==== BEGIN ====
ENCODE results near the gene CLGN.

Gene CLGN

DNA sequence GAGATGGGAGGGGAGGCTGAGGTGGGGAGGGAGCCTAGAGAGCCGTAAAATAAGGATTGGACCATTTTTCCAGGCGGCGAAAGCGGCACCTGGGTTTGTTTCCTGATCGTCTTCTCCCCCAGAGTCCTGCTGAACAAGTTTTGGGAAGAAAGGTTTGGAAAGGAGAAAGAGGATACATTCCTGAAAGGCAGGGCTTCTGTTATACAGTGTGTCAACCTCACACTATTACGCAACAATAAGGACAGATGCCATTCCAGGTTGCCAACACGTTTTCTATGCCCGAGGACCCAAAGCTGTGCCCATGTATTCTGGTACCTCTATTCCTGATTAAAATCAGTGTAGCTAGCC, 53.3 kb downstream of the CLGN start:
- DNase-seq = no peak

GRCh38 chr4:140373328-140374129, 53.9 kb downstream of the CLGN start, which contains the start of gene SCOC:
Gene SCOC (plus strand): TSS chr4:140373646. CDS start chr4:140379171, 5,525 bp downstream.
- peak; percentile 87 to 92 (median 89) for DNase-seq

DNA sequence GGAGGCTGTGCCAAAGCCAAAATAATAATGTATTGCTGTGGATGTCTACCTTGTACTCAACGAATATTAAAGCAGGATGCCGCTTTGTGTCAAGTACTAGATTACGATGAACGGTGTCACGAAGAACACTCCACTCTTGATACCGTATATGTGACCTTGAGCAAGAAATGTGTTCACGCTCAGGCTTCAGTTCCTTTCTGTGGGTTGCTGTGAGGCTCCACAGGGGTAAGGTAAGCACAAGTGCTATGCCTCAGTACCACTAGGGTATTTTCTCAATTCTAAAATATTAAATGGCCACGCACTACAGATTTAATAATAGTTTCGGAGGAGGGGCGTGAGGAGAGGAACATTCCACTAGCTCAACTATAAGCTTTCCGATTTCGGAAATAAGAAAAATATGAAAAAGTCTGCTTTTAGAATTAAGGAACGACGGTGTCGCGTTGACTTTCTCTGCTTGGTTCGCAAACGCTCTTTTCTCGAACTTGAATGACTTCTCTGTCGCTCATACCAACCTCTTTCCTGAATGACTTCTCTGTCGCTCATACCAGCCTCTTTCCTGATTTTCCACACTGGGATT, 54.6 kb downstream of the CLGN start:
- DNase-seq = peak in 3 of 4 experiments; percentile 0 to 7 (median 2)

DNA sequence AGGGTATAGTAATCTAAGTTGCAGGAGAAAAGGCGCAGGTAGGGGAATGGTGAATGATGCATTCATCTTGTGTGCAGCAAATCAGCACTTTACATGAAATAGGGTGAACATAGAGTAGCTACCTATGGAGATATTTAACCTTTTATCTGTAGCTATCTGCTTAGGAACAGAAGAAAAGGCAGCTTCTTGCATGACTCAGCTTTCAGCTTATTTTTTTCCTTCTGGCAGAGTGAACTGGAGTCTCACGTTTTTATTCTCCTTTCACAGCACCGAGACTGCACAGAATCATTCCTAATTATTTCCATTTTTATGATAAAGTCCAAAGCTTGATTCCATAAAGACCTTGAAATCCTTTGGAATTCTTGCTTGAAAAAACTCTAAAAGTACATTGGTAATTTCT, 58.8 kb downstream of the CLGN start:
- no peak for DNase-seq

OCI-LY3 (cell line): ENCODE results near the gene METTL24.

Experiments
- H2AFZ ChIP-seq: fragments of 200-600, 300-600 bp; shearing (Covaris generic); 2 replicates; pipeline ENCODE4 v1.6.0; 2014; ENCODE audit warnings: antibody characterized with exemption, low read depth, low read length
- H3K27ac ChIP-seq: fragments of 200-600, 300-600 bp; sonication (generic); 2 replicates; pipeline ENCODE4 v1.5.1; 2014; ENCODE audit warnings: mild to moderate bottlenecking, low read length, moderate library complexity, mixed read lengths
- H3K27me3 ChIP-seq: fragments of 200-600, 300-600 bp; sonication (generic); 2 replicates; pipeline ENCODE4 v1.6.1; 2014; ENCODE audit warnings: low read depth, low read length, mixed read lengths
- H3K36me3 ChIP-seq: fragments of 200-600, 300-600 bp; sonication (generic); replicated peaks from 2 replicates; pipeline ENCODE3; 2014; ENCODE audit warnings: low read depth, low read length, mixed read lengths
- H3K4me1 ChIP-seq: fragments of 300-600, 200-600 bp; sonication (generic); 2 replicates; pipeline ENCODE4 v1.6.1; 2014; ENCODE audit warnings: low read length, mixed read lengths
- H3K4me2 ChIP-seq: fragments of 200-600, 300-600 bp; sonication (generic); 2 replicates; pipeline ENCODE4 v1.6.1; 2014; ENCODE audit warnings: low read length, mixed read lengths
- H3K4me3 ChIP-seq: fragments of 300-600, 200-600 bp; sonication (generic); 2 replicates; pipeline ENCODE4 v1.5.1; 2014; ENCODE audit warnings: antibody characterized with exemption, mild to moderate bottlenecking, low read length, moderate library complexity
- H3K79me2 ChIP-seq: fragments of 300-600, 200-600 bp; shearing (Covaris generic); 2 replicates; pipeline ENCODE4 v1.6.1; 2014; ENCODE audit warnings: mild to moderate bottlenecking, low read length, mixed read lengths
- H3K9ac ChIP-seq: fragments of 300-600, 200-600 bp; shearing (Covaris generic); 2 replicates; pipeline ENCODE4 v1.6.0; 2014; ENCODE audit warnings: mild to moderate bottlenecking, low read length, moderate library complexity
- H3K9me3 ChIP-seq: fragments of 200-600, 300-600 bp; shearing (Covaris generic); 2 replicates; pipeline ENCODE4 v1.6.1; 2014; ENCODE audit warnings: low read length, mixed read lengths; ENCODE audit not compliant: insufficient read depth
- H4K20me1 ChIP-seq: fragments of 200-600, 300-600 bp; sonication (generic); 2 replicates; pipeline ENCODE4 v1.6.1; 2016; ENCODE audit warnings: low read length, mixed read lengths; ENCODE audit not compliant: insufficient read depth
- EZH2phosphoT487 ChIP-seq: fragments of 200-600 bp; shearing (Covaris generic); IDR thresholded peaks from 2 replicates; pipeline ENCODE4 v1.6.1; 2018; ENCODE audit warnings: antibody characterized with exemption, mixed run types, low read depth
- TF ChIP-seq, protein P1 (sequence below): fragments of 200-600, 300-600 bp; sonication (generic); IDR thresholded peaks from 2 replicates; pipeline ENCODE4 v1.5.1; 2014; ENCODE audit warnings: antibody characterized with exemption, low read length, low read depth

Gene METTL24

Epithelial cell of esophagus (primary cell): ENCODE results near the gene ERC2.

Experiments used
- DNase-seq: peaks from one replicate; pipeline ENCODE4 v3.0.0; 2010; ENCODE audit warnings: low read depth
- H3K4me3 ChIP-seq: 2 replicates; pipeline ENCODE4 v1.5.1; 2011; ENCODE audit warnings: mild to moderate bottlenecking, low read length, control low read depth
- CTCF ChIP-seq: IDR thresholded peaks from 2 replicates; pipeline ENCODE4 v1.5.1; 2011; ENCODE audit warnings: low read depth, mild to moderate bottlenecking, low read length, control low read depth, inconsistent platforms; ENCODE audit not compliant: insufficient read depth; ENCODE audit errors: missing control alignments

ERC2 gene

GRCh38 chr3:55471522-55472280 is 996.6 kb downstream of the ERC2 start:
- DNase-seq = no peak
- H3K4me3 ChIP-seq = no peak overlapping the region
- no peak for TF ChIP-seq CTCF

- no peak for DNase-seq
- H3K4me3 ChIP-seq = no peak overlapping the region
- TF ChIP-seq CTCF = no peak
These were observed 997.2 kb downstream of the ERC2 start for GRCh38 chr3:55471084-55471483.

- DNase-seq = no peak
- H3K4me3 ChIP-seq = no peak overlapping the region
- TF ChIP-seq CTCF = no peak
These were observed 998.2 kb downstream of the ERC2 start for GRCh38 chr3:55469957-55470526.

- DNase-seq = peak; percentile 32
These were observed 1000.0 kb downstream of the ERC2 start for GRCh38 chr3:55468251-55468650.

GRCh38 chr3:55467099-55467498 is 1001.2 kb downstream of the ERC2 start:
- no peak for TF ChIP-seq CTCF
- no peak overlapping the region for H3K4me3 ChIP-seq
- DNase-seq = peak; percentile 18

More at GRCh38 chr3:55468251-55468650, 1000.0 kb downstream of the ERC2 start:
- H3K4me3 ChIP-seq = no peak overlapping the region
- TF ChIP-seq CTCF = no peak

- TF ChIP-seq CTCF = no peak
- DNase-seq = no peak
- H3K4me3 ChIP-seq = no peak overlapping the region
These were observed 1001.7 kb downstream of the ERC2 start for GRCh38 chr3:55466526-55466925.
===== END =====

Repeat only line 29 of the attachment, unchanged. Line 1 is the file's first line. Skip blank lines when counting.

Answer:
Experiments used